I now must confess that although I am a Zope user, and have written a lot about Zope, Patrick's reference was my first introduction to the formal concepts underlying acquisition in Zope. That research, Patrick says, suggested to Zope architect Jim Fulton a way "to handle authorization issues that inheritance couldn't."
Zope sets out to implement a fine-grained, hierarchical security model. Zope is an object-oriented system, so the primary operation is attribute access. Zope allows access to any attribute with a non-elementary datatype to be protected individually by a permission. Zope does not associate permissions with individual users, but rather with roles -- an abstraction. If security were built out of "is-a" inheritance stuff, users could conceivably override attributes of security-defined objects from higher up. Acquisition works the other way around. You can't have an object at the top whose contents can be overridden as you go down. Acquisition permits aggregating permission data in a global and secure way.
This explanation, Patrick hastened to add, only scratches the surface. For more information, he referred us to the environmental acquisition page maintained by David Lorenz, which gathers a number of useful links, and includes these pithy comments:
It's very cool, somewhat non-trivial to use right (it affects the way one designs massively), and requires a fairly deep brain-tweak. Still, worth knowing about when designing a new framework where containment is such an important notion. It's one of the few "new" concepts in programming that I've seen in the last few years which I think has huge potential for simplifying complex designs.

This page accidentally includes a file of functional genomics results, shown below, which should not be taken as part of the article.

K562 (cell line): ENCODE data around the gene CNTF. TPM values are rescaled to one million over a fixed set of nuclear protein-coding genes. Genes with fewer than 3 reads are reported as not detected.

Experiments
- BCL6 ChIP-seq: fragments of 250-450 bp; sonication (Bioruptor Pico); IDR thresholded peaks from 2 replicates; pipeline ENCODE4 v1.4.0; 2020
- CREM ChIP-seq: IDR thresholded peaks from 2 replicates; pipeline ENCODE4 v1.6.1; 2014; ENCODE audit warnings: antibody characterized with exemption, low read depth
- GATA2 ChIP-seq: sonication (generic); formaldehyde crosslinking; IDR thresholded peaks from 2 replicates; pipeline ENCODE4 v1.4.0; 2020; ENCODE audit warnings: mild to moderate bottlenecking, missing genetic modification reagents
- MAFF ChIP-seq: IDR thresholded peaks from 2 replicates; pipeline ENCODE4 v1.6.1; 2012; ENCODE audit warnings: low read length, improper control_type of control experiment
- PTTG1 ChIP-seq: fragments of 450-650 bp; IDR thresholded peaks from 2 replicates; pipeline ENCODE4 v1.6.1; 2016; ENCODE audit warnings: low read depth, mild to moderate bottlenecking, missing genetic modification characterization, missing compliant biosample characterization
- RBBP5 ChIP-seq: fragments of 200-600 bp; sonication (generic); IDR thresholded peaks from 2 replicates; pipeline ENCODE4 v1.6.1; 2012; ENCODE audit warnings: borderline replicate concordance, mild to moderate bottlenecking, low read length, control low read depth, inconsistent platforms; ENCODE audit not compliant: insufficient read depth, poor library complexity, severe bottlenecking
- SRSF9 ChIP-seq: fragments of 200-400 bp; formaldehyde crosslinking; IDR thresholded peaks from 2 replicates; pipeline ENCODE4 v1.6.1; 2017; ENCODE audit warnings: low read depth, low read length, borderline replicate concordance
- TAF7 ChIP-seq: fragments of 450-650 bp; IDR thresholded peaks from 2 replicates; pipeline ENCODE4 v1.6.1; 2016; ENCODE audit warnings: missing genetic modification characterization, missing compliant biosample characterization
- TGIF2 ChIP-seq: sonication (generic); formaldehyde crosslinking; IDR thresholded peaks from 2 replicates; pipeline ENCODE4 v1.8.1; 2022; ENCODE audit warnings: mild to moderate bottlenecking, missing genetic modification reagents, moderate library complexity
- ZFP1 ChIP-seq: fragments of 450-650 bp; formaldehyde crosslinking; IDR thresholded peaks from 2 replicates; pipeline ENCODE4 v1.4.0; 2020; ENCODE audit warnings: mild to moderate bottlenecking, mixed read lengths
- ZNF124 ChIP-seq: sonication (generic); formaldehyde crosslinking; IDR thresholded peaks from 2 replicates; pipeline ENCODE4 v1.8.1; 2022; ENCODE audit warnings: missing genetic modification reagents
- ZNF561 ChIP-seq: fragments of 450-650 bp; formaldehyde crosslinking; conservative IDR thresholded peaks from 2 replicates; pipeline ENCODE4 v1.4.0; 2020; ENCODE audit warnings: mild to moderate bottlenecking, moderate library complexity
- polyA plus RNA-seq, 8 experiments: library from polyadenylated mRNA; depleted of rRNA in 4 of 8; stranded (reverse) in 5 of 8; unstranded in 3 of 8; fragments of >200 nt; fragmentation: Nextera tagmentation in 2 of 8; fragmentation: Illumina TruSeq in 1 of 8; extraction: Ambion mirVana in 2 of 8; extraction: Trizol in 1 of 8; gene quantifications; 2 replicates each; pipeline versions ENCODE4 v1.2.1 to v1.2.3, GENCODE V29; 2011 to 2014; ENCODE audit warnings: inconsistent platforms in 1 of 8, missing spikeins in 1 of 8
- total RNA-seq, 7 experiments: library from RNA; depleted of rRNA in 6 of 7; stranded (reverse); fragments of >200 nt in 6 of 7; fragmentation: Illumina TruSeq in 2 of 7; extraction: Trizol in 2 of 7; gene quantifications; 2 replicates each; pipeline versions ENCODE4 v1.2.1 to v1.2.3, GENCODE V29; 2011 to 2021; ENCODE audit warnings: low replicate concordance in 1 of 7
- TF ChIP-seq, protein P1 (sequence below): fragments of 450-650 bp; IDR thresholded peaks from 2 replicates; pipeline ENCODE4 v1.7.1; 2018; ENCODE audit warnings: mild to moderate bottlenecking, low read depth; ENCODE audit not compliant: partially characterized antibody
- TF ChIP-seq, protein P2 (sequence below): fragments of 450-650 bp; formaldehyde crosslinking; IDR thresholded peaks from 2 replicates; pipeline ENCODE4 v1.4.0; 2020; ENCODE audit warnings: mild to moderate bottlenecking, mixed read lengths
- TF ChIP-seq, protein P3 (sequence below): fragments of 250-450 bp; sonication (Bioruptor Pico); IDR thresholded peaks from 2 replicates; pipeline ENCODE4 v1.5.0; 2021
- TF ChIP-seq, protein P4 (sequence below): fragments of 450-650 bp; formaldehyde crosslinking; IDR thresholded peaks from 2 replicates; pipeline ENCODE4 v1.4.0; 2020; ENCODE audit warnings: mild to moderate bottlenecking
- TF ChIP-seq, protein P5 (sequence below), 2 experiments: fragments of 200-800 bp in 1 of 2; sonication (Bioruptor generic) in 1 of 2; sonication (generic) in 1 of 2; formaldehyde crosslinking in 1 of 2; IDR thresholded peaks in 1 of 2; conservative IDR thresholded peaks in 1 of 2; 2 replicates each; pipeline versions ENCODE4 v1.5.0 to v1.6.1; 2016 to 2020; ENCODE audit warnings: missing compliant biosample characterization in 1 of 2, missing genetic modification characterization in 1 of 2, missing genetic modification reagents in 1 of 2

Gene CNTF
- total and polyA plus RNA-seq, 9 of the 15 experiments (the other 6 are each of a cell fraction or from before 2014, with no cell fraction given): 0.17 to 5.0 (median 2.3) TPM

Samual A. Falvo II:
What Zope describes in several pages of text I can describe in two sentences: "If the file or variable isn't defined in the current folder, check the parent folder. If it's not there, continue checking parent folders until you can't anymore." This is also true of properties as well as files.
These two comments nicely bracket my experience with acquisition in Zope. On the one hand, it does require a "deep brain-tweak" which I feel I have yet to really achieve. On the other hand, I've been using acquisition without really thinking much about it. In this respect, Zope reminds me of Perl. Both are large and complex programming environments. But when I started with Perl, I was able to get useful results without really understanding more than a fraction of all that Perl was and could do. And it's been the same way with Zope. It has the excellent property of "discoverability" -- that is, you can build simple things in simple ways, without knowing about the deep magic, and then gradually over time begin to discover and apply the deep magic.
Examples of acquisition
Some simple examples of acquisition can been seen in an application I wrote to help a team of editors collaborate on the production of a magazine. The application uses ZODB (Zope's object database) to store a tree of contents that looks like this:2001-08 article_1 draft_1 draft_2 image_A image_B article_2 2001-07 article_1 article_2